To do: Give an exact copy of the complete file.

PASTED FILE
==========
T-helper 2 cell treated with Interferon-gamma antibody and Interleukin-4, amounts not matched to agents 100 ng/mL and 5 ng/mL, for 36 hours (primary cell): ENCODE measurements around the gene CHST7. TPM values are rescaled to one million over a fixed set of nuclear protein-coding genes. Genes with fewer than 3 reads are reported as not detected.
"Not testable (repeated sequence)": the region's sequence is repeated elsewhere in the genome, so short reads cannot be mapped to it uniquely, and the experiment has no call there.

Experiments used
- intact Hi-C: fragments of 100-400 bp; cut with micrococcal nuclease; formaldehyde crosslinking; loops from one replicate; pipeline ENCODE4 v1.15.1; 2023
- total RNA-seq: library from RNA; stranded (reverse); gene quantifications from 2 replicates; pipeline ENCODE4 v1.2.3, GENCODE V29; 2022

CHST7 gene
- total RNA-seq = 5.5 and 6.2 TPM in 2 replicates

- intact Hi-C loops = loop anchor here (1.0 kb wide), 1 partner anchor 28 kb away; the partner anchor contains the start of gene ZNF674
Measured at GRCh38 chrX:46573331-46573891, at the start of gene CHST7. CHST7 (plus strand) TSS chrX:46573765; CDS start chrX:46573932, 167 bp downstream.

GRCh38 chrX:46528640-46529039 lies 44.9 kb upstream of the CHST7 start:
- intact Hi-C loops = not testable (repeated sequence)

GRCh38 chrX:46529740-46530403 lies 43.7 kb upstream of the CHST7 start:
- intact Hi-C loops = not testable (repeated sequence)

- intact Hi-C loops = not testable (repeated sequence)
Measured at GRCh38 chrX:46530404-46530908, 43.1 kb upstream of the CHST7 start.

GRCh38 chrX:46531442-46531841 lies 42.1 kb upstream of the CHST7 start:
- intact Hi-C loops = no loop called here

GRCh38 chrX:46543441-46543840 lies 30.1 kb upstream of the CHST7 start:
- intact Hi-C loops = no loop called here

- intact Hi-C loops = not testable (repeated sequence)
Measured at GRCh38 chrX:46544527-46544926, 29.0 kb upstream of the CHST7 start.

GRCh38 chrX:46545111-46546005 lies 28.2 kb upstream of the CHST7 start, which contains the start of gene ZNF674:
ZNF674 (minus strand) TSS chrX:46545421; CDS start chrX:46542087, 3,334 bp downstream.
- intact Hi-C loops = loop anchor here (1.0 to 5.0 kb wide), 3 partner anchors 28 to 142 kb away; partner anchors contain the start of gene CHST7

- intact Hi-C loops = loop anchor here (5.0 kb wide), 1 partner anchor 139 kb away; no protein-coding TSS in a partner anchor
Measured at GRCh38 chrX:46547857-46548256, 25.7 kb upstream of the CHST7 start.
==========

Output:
T-helper 2 cell treated with Interferon-gamma antibody and Interleukin-4, amounts not matched to agents 100 ng/mL and 5 ng/mL, for 36 hours (primary cell): ENCODE measurements around the gene CHST7. TPM values are rescaled to one million over a fixed set of nuclear protein-coding genes. Genes with fewer than 3 reads are reported as not detected.
"Not testable (repeated sequence)": the region's sequence is repeated elsewhere in the genome, so short reads cannot be mapped to it uniquely, and the experiment has no call there.

Experiments used
- intact Hi-C: fragments of 100-400 bp; cut with micrococcal nuclease; formaldehyde crosslinking; loops from one replicate; pipeline ENCODE4 v1.15.1; 2023
- total RNA-seq: library from RNA; stranded (reverse); gene quantifications from 2 replicates; pipeline ENCODE4 v1.2.3, GENCODE V29; 2022

CHST7 gene
- total RNA-seq = 5.5 and 6.2 TPM in 2 replicates

- intact Hi-C loops = loop anchor here (1.0 kb wide), 1 partner anchor 28 kb away; the partner anchor contains the start of gene ZNF674
Measured at GRCh38 chrX:46573331-46573891, at the start of gene CHST7. CHST7 (plus strand) TSS chrX:46573765; CDS start chrX:46573932, 167 bp downstream.

GRCh38 chrX:46528640-46529039 lies 44.9 kb upstream of the CHST7 start:
- intact Hi-C loops = not testable (repeated sequence)

GRCh38 chrX:46529740-46530403 lies 43.7 kb upstream of the CHST7 start:
- intact Hi-C loops = not testable (repeated sequence)

- intact Hi-C loops = not testable (repeated sequence)
Measured at GRCh38 chrX:46530404-46530908, 43.1 kb upstream of the CHST7 start.

GRCh38 chrX:46531442-46531841 lies 42.1 kb upstream of the CHST7 start:
- intact Hi-C loops = no loop called here

GRCh38 chrX:46543441-46543840 lies 30.1 kb upstream of the CHST7 start:
- intact Hi-C loops = no loop called here

- intact Hi-C loops = not testable (repeated sequence)
Measured at GRCh38 chrX:46544527-46544926, 29.0 kb upstream of the CHST7 start.

GRCh38 chrX:46545111-46546005 lies 28.2 kb upstream of the CHST7 start, which contains the start of gene ZNF674:
ZNF674 (minus strand) TSS chrX:46545421; CDS start chrX:46542087, 3,334 bp downstream.
- intact Hi-C loops = loop anchor here (1.0 to 5.0 kb wide), 3 partner anchors 28 to 142 kb away; partner anchors contain the start of gene CHST7

- intact Hi-C loops = loop anchor here (5.0 kb wide), 1 partner anchor 139 kb away; no protein-coding TSS in a partner anchor
Measured at GRCh38 chrX:46547857-46548256, 25.7 kb upstream of the CHST7 start.